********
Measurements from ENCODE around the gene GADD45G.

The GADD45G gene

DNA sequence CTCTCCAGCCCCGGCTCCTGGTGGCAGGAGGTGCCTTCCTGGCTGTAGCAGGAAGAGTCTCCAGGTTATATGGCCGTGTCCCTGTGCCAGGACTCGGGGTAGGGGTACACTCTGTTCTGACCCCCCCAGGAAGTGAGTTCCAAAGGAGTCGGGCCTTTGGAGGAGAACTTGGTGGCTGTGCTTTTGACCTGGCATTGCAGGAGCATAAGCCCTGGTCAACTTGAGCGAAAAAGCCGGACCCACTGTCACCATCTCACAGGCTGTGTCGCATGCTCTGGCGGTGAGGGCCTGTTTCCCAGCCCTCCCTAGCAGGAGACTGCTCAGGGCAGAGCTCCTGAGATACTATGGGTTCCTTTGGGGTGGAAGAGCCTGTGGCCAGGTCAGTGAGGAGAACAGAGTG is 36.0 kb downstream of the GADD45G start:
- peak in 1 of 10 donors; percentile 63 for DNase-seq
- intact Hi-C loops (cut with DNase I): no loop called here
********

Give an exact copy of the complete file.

Measurements from ENCODE around the gene GADD45G.

The GADD45G gene

DNA sequence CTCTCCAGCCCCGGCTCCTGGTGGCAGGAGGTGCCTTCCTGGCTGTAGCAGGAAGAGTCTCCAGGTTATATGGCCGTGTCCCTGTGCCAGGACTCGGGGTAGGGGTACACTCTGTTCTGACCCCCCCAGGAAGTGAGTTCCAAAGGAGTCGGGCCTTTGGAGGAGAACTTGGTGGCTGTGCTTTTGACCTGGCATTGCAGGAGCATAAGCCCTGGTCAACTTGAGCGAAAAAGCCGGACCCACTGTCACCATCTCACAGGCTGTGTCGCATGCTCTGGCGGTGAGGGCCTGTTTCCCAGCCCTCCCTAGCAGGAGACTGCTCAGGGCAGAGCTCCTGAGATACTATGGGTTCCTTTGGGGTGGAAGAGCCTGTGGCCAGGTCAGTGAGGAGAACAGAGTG is 36.0 kb downstream of the GADD45G start:
- peak in 1 of 10 donors; percentile 63 for DNase-seq
- intact Hi-C loops (cut with DNase I): no loop called here